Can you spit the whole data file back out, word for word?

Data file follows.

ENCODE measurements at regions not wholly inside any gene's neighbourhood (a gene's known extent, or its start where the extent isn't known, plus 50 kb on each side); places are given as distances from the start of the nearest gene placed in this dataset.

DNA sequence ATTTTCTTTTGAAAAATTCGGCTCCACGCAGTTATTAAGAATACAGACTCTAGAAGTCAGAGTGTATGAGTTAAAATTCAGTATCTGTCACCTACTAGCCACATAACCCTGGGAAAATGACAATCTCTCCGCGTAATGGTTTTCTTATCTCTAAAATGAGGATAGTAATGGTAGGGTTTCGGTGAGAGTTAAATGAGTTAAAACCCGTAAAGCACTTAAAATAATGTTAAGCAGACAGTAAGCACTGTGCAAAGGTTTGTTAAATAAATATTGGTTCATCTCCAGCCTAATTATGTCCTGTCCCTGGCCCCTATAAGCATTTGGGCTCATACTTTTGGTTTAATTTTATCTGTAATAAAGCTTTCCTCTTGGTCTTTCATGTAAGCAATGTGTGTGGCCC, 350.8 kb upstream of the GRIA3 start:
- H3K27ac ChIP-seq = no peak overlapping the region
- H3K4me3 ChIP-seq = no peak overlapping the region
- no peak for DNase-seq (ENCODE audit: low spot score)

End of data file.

ENCODE measurements at regions not wholly inside any gene's neighbourhood (a gene's known extent, or its start where the extent isn't known, plus 50 kb on each side); places are given as distances from the start of the nearest gene placed in this dataset.

DNA sequence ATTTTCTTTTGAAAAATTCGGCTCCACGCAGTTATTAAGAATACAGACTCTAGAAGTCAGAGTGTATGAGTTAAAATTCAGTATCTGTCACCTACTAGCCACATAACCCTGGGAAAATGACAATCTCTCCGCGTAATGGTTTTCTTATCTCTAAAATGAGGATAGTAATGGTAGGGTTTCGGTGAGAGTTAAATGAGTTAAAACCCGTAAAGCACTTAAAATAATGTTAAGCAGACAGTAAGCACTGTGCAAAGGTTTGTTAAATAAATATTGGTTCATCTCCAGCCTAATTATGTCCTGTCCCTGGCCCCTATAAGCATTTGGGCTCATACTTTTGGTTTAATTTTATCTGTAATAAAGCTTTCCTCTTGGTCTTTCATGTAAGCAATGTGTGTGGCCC, 350.8 kb upstream of the GRIA3 start:
- H3K27ac ChIP-seq = no peak overlapping the region
- H3K4me3 ChIP-seq = no peak overlapping the region
- no peak for DNase-seq (ENCODE audit: low spot score)